Top articles of the week | May 18

May 18, 2019

Every week, we put together a list of our top 5 articles of the past week. Happy reading!

The journey to an agile organization McKinsey (reading time: 15 minutes)

This is one of better articles I’ve read on business agility. Ever since our firm started incorporated agile at the strategic planning, people unfamiliar with the concept were skeptical. We’re finally starting to see mainstream recognition of its efficacy.

The article does a good job of explaining business agility and its benefits. They are some valid points on cultural change on top of organizational change.

The Empty Promise of Data Moats a16z (reading time: 14 minutes)

There is a widespread belief that an enterprise startup can build a data moat, a distinct competitive advantage due to the data that it collects. The VC firm a16z dispels this myth with strong arguments. It doesn’t end there, they provide a good framework on evaluating your data and how to apply those insights competitively.

Many Strategies Fail Because They’re Not Actually Strategies Harvard Business Review (reading time: 7 minutes)

Our team stumbled on this HBR post and it’s a great summary of what we often see. The word strategy is often broadly used to discuss goals.

“A real strategy involves a clear set of choices that define what the firm is going to do and what it’s not going to do. Many strategies fail to get implemented, despite the ample efforts of hard-working people, because they do not represent a set of clear choices.”

Execution and communication are also key components. #mustread

How TPG Learned to Love Disruption Bloomberg (reading time: 17 minutes)

TPG, with more than $104 billion under management, is an established contrarian in the private equity industry. This is a fascinating interview with its two leaders that discuss the founding of the firm, their investment philosophy and their investments in technology.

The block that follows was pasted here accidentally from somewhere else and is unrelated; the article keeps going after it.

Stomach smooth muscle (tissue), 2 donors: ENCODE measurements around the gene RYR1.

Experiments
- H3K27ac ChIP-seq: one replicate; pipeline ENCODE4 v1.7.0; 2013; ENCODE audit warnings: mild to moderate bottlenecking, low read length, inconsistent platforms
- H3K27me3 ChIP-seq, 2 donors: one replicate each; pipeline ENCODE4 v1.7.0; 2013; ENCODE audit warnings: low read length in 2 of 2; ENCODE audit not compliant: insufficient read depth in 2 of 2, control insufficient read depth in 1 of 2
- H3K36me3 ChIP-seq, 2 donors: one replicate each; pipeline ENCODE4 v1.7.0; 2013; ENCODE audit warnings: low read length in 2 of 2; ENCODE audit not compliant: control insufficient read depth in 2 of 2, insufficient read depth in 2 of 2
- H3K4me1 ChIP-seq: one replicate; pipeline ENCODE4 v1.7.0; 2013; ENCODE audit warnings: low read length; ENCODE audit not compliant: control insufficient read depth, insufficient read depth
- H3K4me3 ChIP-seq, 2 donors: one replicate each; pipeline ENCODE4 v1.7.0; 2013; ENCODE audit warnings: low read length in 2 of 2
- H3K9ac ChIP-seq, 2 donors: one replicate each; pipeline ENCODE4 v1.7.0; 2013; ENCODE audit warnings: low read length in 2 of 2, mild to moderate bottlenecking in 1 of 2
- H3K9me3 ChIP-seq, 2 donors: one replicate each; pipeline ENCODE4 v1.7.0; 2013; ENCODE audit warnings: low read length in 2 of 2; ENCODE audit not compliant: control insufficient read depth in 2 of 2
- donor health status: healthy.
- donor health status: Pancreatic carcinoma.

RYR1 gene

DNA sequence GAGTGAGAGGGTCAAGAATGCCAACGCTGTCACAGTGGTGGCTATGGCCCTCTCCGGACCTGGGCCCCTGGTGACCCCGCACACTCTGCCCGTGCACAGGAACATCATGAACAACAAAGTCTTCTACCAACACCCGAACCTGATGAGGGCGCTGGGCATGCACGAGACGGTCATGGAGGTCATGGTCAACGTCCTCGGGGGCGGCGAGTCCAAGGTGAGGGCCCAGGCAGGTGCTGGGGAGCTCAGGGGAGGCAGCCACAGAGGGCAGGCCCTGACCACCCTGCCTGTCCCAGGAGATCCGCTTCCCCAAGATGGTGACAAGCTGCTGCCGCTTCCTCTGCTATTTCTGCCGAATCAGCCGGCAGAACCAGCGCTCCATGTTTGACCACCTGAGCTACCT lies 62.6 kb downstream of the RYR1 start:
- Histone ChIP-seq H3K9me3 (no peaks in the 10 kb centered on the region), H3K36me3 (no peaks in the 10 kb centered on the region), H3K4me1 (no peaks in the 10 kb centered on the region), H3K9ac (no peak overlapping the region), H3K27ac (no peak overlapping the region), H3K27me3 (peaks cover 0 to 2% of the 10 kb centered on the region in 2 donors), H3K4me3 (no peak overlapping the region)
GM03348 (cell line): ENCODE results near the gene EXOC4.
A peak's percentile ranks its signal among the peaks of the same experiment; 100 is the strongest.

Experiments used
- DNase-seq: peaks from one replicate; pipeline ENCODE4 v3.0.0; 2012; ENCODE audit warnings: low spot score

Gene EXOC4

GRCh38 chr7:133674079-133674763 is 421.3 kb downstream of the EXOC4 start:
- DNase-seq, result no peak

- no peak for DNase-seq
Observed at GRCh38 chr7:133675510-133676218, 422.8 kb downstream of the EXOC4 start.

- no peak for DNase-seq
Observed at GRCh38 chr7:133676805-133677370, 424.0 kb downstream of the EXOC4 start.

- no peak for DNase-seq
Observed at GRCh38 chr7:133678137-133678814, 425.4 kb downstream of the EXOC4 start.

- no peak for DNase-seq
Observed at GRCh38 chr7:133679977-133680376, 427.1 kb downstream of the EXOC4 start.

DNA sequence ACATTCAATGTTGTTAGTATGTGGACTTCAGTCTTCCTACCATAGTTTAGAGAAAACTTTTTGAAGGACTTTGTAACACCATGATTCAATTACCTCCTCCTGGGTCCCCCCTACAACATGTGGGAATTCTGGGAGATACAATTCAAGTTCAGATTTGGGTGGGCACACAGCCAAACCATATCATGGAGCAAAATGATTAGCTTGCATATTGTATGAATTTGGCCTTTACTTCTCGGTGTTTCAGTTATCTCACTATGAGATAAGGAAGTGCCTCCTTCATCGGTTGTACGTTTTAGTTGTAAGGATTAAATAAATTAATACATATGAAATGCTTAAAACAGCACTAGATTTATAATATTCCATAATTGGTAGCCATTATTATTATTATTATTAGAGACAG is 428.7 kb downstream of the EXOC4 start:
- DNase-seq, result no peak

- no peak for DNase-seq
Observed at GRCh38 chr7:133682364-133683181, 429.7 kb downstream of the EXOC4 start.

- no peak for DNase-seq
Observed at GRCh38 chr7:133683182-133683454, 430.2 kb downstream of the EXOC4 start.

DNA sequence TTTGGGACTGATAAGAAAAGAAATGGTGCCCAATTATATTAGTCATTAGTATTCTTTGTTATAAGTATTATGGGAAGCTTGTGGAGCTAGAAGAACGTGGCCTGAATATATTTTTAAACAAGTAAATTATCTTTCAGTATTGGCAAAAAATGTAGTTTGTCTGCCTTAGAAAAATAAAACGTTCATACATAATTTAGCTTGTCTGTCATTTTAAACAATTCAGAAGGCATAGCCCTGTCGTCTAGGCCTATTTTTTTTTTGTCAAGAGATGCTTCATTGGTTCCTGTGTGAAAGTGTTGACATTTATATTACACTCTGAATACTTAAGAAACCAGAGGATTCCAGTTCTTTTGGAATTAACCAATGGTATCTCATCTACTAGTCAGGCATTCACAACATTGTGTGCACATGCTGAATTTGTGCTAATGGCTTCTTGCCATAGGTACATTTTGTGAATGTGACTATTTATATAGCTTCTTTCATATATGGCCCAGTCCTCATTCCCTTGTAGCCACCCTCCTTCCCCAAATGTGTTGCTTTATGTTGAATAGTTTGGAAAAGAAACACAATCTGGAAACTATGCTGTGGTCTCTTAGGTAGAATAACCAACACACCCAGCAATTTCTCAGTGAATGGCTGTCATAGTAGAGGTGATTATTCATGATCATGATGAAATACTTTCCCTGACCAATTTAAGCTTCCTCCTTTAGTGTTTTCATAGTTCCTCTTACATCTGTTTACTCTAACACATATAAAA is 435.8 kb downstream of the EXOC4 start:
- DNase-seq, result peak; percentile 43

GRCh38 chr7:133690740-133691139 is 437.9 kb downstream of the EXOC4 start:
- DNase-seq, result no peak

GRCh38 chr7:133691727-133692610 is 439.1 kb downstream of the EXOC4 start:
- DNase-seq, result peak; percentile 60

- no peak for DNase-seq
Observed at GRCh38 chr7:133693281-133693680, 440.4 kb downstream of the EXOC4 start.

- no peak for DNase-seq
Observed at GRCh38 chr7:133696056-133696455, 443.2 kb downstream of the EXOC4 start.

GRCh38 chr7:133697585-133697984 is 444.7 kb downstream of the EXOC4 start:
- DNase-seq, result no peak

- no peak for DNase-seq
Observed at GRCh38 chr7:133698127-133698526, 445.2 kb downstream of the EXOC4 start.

Technology is biased as its makers Longreads, Lizzie O’Shea (reading time: 30 minutes)

Automotive manufacturers used to try to blame car crashes on the drivers. This changed in the 60s after a series of lawsuits, which forced car manufacturers to improve their design process greatly improving the death rate in accidents. We can trace a parallel line with technology companies today, which thrust blame on “users”.

Part of the reason that this ad ended up being racist is because the process of designing algorithms and training them on real-world data takes place with basically zero transparency. The inputs are secret, and there is no formal regulation properly adapted to these processes. There isn’t even a formal way to complain about it. There is barely a way to know about it. Biased algorithms exert considerable and increasing influence over many aspects of our lives. So long as they remain hidden or unexamined, we are allowing all manner of dangerous and oppressive practices to become embedded in new technologies, as machines learn to absorb the implicit biases that exist in the real world.


How McDonald’s Plans to Reinvent the Drive Thru QSR Magazine

(reading time: 10 minutes)

A few weeks ago, we covered McDonald’s acquisition of Dynamic Yield, an AI company. This post dives into how the company plans to integrate technology to drive a very specific business outcome, improving the drive-thru experience.